Tearing Up the Status Quo: David Harbour Visits Erie
Stranger Things star weighs in on the arts, acting, and life choices
By: Jonathan Burdick
On September 6th, actor David Harbour visited Erie as the first guest for this year's Penn State Behrend Speaker Series.
Harbour, of course, is widely known for his portrayal of Chief Jim Hopper on Netflix's Stranger Things, a role he will reprise again next summer for its third season. It's a part that has not only brought him global stardom, but will also bring him to the 70th Primetime Emmy Awards on September 17th with his second nomination for best supporting actor.
He already had an impressive career as a working actor, but his rise to international fame was more gradual. Prior to Stranger Things, he'd done a significant amount of work on stage and television and appeared in major films such as Revolutionary Road, Brokeback Mountain, and Quantum of Solace.
When I arrived on campus 90 minutes before the engagement was to begin, students were wandering around the university's Junker Center. Many were wearing Stranger Things t-shirts. Others carried memorabilia from the series.
I made my way to the room designated for interviews to wait for his arrival. A few minutes later, Harbour entered and he immediately began greeting everyone, shaking hands and introducing himself individually to each person in the room.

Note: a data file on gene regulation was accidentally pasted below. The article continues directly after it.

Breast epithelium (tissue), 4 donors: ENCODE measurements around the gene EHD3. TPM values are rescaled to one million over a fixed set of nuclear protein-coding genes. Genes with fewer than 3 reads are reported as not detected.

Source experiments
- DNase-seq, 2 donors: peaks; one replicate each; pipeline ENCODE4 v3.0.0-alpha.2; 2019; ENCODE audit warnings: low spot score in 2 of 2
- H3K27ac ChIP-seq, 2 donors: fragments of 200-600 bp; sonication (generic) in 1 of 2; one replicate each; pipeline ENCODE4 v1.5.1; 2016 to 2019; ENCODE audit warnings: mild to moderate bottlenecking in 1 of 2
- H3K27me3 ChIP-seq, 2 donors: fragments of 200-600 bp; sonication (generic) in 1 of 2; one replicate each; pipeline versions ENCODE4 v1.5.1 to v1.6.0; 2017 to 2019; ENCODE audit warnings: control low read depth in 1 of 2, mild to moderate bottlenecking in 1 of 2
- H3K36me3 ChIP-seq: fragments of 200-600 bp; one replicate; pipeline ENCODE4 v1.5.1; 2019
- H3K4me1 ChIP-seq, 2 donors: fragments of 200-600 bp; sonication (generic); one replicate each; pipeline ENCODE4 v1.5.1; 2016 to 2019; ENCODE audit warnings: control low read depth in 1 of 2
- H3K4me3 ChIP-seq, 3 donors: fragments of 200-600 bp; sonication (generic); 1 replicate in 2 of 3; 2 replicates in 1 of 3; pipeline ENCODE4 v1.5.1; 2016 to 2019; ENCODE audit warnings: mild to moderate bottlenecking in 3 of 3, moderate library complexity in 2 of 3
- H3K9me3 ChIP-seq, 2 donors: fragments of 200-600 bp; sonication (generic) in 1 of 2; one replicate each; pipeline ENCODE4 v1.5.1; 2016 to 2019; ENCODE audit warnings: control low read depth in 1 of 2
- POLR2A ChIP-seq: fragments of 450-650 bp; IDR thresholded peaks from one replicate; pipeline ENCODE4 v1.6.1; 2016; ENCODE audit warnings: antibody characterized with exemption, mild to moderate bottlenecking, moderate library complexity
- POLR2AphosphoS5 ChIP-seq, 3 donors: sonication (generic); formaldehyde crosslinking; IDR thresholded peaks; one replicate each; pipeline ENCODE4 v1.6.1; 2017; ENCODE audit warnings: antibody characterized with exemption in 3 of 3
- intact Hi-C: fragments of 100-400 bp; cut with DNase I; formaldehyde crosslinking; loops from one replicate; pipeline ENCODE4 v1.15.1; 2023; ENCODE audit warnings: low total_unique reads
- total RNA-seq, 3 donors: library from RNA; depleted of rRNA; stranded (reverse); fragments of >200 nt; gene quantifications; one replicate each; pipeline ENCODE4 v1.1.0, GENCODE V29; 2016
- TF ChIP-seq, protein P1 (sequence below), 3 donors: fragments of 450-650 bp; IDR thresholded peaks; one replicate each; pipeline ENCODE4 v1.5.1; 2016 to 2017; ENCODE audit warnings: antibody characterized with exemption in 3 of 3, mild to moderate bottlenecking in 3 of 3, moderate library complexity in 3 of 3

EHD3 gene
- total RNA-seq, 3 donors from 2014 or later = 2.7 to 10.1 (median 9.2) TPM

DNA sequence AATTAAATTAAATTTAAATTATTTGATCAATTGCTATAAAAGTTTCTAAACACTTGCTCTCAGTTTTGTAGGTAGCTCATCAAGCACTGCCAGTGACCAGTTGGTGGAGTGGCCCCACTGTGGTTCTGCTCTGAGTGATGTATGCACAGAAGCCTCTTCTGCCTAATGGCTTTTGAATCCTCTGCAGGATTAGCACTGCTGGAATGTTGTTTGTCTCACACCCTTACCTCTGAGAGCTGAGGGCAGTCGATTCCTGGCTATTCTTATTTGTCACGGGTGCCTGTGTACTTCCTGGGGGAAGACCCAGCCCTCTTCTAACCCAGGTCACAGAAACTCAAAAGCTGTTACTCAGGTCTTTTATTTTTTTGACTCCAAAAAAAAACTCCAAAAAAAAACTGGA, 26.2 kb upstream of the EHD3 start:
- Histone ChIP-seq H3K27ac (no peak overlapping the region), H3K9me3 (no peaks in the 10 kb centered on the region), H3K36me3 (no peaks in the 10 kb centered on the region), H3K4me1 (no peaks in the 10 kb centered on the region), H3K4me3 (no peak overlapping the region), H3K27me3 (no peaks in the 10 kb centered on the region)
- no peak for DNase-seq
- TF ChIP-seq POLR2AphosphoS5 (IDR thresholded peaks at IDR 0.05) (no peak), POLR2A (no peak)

"Is there any coffee?" he finally asked when he was shown his seat. He'd been traveling nonstop recently, although if he was tired, it didn't show. He settled in as his coffee was brought over — no cream or sugar.
We were each introduced briefly again with what organization we were with — Erie News Now, JET 24, the Behrend student paper. The Erie Reader was described to him as the city's free alternative paper.
"Ah, nice," David said. "The Village Voice of Erie."
We were in a little better shape currently, I said, or at least I hoped so. The Village Voice, as was widely reported, shut down for good only a week earlier. He laughed — a hearty, genuine laugh.
Someone asked what he hoped to talk about with Behrend's students. He shrugged and said he was open to whatever came up. He wasn't coming to give a prepared speech.
"I love talking with students," he said. "There is a whole future generation of artists out there who I love to talk to and convey my experience and hopefully share something that will, you know, help them along the way or inspire them in some way."
Harbour kept it casual, which seemed to be his preferred way to interact.
Over the years, I told him, I've known so many teenagers, many of them my own high school students, who were passionate about the arts. When I'd first meet them, they'd be ready to fearlessly pursue the unconventional life of a struggling actor or musician or artist. Yet almost all of them, by the time they neared graduation, would change their mind — and there'd often be this twinge of regret behind their eyes as they told me they were going to aim for a more practical career.